The reaction of the Society was one of considerable disappointment when the validation committee’s final report indicated that the projected needs put forward by the various subspecialties had, for the most part, been accepted, while those put forward by the Society were rejected on grounds of having been insufficiently precise. Nor did the committee feel it to be within its terms of reference to comment upon the Society’s suggestion of the need for a mechanism to reach a consensus on the roles and manpower needs of each of the groups involved. However, the committee did acknowledge that there was an important need for general internists which must be recognized.
The Impact of Sub specialization on Primary Disciplines
In response to growing concerns regarding the continuing proliferation of subspecialties and the impact this was having on the primary disciplines, the Society submitted a comprehensive brief to the Royal College in which it drew attention to the ways in which subspecialization had adversely affected the generalist in internal medicine professionally and economically, and the harm it had caused to community service and medical education: Noting also the growing threat to the discipline’s survival, the Society made a number of recommendations, the most important of which were:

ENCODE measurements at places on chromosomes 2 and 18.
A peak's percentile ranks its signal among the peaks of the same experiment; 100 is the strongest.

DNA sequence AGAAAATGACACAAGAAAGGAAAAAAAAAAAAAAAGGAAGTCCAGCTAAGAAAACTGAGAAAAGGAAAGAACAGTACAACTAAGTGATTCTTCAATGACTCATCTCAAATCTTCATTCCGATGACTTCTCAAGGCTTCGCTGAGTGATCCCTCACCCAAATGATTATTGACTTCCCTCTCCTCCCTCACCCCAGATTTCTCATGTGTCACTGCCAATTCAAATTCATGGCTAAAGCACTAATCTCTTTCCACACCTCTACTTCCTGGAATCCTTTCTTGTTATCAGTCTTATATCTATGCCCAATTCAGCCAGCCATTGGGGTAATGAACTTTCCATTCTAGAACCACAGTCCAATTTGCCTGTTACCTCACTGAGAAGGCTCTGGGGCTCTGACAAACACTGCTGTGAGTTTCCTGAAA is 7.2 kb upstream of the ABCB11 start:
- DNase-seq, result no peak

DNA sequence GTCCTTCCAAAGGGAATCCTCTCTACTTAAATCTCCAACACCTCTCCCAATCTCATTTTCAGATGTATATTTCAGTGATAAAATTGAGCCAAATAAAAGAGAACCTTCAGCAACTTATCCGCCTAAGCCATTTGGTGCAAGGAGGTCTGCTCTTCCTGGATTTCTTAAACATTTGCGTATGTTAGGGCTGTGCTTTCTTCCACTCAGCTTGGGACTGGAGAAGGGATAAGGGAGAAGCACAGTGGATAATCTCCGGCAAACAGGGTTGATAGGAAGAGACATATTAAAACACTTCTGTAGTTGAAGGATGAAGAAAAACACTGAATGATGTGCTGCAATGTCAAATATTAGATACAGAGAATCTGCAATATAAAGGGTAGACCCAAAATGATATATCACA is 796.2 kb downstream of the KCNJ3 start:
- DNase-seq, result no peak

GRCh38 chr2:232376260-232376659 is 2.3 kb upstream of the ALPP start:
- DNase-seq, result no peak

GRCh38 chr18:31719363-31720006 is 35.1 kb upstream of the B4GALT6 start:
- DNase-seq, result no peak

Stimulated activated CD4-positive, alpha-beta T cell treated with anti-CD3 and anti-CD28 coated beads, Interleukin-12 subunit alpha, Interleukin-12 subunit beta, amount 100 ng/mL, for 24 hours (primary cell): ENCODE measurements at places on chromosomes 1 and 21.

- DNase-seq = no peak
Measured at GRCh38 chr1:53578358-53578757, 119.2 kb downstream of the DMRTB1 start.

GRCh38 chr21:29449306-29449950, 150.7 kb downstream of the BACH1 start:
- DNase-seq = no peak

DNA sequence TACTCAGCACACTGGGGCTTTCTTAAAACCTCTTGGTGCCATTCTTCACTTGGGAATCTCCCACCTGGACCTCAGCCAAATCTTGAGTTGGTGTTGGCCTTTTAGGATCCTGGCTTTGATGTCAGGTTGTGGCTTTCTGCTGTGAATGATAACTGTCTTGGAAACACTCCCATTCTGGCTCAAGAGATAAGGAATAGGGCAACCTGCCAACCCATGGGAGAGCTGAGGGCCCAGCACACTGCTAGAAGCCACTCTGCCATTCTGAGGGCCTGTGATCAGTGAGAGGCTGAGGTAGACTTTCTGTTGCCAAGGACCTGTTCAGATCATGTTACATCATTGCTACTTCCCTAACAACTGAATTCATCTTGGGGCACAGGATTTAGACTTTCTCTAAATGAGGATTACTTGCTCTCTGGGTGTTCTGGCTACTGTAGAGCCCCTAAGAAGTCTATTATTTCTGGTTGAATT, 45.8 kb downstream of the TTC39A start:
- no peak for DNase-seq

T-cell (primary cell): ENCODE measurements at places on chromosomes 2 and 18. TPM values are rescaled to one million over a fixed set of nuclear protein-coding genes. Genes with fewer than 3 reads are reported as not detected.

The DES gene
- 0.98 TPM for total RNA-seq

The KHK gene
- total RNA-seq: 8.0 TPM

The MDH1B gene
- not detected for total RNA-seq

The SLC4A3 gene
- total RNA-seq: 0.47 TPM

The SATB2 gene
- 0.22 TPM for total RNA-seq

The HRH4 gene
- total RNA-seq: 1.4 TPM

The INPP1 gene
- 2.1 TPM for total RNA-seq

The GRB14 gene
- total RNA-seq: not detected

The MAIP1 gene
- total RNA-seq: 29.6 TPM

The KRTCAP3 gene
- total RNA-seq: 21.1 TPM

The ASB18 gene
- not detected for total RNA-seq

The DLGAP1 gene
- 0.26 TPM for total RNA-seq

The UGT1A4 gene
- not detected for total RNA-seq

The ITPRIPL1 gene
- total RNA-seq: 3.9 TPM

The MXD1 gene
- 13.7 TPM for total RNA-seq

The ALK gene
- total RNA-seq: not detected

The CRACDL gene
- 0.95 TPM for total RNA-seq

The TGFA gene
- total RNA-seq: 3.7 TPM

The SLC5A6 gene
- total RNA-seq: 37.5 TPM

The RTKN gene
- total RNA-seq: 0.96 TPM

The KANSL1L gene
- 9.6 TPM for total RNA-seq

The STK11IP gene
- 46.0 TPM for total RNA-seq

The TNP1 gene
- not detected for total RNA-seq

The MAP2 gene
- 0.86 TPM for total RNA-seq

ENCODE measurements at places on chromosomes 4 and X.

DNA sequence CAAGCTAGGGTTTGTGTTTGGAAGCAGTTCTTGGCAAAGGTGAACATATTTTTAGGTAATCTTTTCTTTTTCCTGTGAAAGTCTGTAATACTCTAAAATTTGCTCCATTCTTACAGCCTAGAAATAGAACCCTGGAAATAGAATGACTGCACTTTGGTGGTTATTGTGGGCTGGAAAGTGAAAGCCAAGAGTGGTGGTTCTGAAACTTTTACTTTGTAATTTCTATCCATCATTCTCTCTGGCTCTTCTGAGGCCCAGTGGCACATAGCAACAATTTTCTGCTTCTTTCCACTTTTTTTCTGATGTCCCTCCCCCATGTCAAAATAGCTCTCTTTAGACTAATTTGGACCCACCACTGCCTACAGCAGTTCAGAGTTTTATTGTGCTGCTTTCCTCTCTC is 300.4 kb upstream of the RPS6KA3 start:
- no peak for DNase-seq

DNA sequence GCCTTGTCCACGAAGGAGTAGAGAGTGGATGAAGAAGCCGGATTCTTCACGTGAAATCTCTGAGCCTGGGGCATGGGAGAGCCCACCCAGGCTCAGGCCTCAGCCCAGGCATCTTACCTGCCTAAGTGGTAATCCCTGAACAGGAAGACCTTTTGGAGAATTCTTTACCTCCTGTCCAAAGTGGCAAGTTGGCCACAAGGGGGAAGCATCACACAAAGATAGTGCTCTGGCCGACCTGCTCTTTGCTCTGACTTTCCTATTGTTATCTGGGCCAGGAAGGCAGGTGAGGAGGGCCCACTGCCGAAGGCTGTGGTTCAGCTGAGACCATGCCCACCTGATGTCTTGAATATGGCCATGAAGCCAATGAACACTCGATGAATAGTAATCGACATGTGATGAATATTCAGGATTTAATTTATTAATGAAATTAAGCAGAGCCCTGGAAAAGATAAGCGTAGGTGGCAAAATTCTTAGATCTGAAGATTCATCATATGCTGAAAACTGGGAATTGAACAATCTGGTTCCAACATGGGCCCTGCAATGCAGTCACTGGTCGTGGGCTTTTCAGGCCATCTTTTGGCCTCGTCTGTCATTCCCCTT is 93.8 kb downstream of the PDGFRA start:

- certification in internal medicine as a mandatory prerequisite to qualification in a subspecialty be discontinued;
- satisfactory completion of a period of core training in general internal medicine as a basic preparation for all trainees in internal medicine be maintained as a prerequisite to entry into further training in either general internal medicine or a subspecialty thereof;
- completion of such further training beyond “core”, as may be prescribed by the specialty concerned, should lead to certification in that specialty;
- the minimum further training beyond “core” leading to certification in internal medicine should be two years in a program organized and supervised by the director of an approved program in internal medicine.
The far-reaching implications of the proposals sparked anxious debate within the College and the membership of the Society. In the academic community strong opposition was registered, particularly by the professors of medicine who pointed out the serious difficulties that acceptance of the proposals would create on the organization of their medical departments and the conduct of residency training pro-grams. Threats to the unity and integrity of the discipline as a whole and fears of further fragmentation of patient care through the creation of a host of independent specialties were cited as the inevitable outcome of the changes proposed. Other concerns were expressed regarding the legal ramifications of who was qualified to do what, as well as on the disposition of hospital privileges. A number of the Society’s own members pointed out the intolerable workloads that would be imposed on general internists in smaller communities and community hospitals if sub specialists were no longer to be considered qualified to share in the care of patients with illnesses falling outside their own more narrow field of competence. Finally, there were critics who said that the proposals seemed motivated more out of self-interest than on any firm evidence that the present system was resulting in any deficiency in the quality of care provided to the public.